-Palo Colorado Rd, Lower Garapatta Rd and Westin Ridge Rd currently closed, Hwy 1 remains open
-Red Cross and SPCA shelters located at Carmel Middle School and are currently accepting donations onsite
-Incident Command Type II Team setting up at Toro Park, Cal Fire Garden Rd office currently command site
-Incident Command has been given control of Cal Fire BEU Twitter feed and will be posting updates directly from the team
-Information on air attack and ground crews will be posted shortly, teams from all over California and nearby states are in route

From early today (from the Palo Colorado Neighborhood list.)

“UPDATE FROM PALO RESIDENT: Andrew Hall from Mid-Coast
Hey All,

So as I was packing and preparing early this morning around 6 to leave a fire broke out on our property on the south side of garrapata ridge (the fire jumped the ridge by ember). I called calfire right away and then an hour later to report. After about 3-4 hours after the fire start a spotter plane and helicopter arrived. The helicopter dumped water on the upper portion of the fire that was making a run for the ridge. The fire was still spreading down towards our house, as well as east and west along the ridge. The canyon was empty heading out except for a cal fire personal who said he was going to take a look at it to see if he could get crew in. The fire is easily defensible, I have a fire hydrant right at it’s base, a trail leading to the southern flank and an access road that was cleared down below. The fire is spreading but not at an extremely rapid pace, so I will cross my fingers it can be put out. Hope everyone got out safely and that our firefighters can put it out safely.”

Saturday, 7/23 at 11:30 am  by Jane Goldcamp from a ridge in Carmel Valley.


Here’s the same thing from Salinas, about the same time:


And one from Marina


My retired fire fighting friend, and co-administrator when I need help, Mike Morales took this one this am, pre-dawn. Yes, that is a light on someone’s house in that shape. Love it!


10:08 am – Report from Garrapatos RD. The Calvary has arrived and they are bombing the sh*t of the fire that is approaching.

From earlier this am,

From the helipad furthest west on Whiterock Ridge.

It’s running south to the back side of the Ridgeline running down from Mt. Carmel. Seems really hard that it would run this way. That’s about five miles away. Absolutely no activity up here.

Please credit photo and info by Paul Ingram. He’s onsite.


9:50 am – plume died down, it is quieting down, thankfully. My friend’s panic is abating after puking. Here are a couple dawn photos taken by Mike Morales:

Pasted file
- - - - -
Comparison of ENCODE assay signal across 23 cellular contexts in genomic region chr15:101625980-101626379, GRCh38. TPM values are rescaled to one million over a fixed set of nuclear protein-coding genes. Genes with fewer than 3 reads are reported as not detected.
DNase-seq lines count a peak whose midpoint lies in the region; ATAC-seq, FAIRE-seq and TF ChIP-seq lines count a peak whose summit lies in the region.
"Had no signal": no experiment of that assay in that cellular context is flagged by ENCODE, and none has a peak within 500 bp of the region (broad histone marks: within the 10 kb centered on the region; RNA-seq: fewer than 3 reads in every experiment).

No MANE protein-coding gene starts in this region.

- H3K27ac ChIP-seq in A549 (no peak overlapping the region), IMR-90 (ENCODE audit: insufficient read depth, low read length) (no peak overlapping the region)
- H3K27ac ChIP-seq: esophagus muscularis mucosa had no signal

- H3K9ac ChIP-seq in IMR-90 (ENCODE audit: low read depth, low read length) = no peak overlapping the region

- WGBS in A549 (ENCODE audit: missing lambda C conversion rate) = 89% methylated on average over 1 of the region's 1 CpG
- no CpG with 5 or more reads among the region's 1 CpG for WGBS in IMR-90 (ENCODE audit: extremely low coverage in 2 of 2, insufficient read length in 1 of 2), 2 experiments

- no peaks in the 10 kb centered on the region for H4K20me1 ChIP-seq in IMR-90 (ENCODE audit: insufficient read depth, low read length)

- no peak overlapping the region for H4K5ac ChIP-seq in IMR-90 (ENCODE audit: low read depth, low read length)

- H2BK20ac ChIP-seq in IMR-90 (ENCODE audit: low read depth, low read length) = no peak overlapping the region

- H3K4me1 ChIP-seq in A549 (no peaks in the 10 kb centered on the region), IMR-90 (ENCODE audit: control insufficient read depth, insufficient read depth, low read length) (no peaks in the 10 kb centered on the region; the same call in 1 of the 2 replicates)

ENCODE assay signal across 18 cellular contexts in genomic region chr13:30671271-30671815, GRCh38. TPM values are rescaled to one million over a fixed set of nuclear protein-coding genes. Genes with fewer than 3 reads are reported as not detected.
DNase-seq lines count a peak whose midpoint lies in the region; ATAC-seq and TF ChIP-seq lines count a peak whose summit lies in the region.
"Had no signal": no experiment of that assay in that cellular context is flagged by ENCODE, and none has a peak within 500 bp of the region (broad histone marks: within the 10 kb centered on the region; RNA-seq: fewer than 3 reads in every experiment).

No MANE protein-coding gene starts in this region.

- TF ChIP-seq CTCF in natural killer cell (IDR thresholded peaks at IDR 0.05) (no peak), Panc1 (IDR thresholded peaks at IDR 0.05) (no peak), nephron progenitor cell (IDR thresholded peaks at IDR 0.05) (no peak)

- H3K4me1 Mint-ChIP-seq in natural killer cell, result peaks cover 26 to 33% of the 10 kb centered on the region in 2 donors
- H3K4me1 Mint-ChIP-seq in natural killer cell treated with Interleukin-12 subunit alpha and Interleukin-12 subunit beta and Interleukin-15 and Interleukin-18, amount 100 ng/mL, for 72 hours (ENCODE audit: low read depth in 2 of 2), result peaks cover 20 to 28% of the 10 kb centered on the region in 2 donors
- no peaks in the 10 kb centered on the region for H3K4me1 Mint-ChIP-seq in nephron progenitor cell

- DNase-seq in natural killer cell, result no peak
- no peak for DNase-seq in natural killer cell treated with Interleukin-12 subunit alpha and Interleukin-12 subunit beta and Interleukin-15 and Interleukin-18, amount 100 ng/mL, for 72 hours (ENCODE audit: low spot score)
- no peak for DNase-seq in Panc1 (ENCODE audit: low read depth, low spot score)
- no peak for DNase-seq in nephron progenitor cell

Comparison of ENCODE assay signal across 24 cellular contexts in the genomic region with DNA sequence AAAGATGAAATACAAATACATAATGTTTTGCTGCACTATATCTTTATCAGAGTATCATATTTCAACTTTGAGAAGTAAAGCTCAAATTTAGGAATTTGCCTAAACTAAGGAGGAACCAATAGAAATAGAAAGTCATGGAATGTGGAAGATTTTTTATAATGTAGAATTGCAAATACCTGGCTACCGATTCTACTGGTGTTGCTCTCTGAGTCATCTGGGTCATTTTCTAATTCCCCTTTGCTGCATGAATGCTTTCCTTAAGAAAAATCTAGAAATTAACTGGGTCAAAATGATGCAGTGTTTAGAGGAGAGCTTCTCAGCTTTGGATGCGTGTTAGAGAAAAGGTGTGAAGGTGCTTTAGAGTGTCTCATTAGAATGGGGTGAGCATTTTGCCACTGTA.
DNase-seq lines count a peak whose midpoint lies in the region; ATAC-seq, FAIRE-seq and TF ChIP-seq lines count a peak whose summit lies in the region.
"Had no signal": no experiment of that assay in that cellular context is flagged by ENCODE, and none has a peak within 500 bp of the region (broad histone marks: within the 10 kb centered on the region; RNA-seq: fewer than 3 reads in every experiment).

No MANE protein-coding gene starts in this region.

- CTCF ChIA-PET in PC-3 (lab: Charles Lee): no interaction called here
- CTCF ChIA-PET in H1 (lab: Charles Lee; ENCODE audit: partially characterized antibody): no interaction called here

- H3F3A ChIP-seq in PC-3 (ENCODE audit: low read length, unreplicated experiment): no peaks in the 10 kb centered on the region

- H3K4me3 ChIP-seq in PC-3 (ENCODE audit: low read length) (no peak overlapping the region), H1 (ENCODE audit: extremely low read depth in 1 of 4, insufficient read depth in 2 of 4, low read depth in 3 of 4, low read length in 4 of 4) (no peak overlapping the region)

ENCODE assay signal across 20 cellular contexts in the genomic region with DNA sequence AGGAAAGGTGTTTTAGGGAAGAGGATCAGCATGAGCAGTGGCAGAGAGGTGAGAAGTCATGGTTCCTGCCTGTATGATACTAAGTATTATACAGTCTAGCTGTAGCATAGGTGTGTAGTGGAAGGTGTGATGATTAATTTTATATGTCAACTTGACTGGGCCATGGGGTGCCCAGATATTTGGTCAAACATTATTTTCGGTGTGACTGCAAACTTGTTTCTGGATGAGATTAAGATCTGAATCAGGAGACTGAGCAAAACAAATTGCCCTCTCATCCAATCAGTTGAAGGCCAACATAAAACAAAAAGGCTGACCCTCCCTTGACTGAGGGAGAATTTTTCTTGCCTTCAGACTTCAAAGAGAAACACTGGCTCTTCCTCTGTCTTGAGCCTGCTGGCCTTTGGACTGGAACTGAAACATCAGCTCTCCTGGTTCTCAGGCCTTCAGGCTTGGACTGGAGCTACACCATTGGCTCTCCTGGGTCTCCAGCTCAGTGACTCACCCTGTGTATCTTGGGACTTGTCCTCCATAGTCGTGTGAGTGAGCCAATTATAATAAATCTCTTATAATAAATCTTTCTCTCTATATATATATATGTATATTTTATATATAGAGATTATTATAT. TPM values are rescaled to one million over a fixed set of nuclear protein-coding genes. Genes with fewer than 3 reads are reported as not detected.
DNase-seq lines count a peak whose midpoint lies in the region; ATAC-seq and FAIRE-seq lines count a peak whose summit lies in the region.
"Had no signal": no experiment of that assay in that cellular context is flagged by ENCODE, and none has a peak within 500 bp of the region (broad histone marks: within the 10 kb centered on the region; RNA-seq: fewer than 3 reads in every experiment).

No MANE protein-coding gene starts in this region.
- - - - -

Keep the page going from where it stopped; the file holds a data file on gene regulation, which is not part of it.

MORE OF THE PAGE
9:20 am – I have been notified by a local that the fire is only 1000 ft from taking out Garrapatos Road.  And 9 homes that stand in its way. This local has, until now, remained calm and the voice of reason in the face of panic by so many others. That probably scares me more than what this person has to say. I am watching the drama unfold to the window to my right as I sit here at my iPad. I can watch from a safe distance, but my heart cries for my friends, my old neighborhood, and the land.

9:00 am – It is running again!! I can see a major increase in smoke over the past few minutes, plume building rapidly. Any photo I take will be outdated in minutes, but will try.

Oh, and here is a photo taken by John Selmo around 8:30 am from Mal Paso showing the northern edge of the fire.


Fire map from 7 am briefing. 1800 acres, 0% containmentk. BTW, for the uninitiated, that line of crosses to the north of Palo Colorado Canyon usually denotes a dozer line that has been or is being cut. I learned that from many times attending these meetings over the years. 😉 Keith Vandervere says that thermal imagining puts the fire much further east than this map shows.


Helicopter 106 all good and back in the fight this am. Photo by Matt Vogelpoht this am in CV.


Here is the view from the north, taken at 7:50 am – Ridge above CV, photo by Jane Goldcamp. But according to Keith’s fire activity map below, most of the activity last night was to the south.


From XT:



photos by Kodiak Greenwood, sent by Lisa Kleissner:



See the house? Amazing.

Photo below from last night from Weston Ridge, Photo by Maren Muter, taken at 10 pm-(okay, must have messed this one up. Will go back and look for correct photo.)


7 am – Uh, oh … There is a plume forming. Darn. BTW, must be expecting lots of support for lots of days as they moved the location of the Fire Camp from Garrapata Park to Toro Park. I know the food vendor.

6:30 am – got 5 hours of sleep last night. Now,  I’m playing catch up. No visible plume this am. Fog over the ocean moving in down here, appears to be on the coast further north. By or shortly after midnight, fire given as 2,000 acres with eminent threat to at least one structure on Palo Colorado (I’m guess really Garrapata Ridge, since that would be first) but don’t know whose. Boy Scout Camp sheltered in place with MCSO, Cal Fire, and Ham Operator on site.

Here is a rather dramatic photo from Garrapata Ridge by Jessica Neafsey:


I’ll have more after coffee, and as more information becomes available.